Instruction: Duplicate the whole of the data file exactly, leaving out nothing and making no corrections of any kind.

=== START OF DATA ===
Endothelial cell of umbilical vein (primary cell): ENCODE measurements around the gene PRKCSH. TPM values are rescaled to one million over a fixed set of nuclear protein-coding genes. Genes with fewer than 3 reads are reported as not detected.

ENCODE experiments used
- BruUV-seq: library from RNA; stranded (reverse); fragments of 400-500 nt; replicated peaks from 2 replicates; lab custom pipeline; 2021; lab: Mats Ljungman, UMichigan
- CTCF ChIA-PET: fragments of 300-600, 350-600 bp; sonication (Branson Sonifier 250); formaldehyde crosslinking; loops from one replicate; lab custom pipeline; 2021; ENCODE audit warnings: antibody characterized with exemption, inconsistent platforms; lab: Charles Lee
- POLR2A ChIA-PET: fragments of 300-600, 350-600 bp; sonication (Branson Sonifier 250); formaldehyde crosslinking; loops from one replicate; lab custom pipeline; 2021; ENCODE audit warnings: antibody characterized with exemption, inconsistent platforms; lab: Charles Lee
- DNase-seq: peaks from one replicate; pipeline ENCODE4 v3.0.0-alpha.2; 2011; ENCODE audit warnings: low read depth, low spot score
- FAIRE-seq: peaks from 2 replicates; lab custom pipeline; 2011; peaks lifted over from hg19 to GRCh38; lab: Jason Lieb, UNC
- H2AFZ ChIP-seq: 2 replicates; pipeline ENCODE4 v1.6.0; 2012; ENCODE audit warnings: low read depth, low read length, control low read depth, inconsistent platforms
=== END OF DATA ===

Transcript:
Endothelial cell of umbilical vein (primary cell): ENCODE measurements around the gene PRKCSH. TPM values are rescaled to one million over a fixed set of nuclear protein-coding genes. Genes with fewer than 3 reads are reported as not detected.

ENCODE experiments used
- BruUV-seq: library from RNA; stranded (reverse); fragments of 400-500 nt; replicated peaks from 2 replicates; lab custom pipeline; 2021; lab: Mats Ljungman, UMichigan
- CTCF ChIA-PET: fragments of 300-600, 350-600 bp; sonication (Branson Sonifier 250); formaldehyde crosslinking; loops from one replicate; lab custom pipeline; 2021; ENCODE audit warnings: antibody characterized with exemption, inconsistent platforms; lab: Charles Lee
- POLR2A ChIA-PET: fragments of 300-600, 350-600 bp; sonication (Branson Sonifier 250); formaldehyde crosslinking; loops from one replicate; lab custom pipeline; 2021; ENCODE audit warnings: antibody characterized with exemption, inconsistent platforms; lab: Charles Lee
- DNase-seq: peaks from one replicate; pipeline ENCODE4 v3.0.0-alpha.2; 2011; ENCODE audit warnings: low read depth, low spot score
- FAIRE-seq: peaks from 2 replicates; lab custom pipeline; 2011; peaks lifted over from hg19 to GRCh38; lab: Jason Lieb, UNC
- H2AFZ ChIP-seq: 2 replicates; pipeline ENCODE4 v1.6.0; 2012; ENCODE audit warnings: low read depth, low read length, control low read depth, inconsistent platforms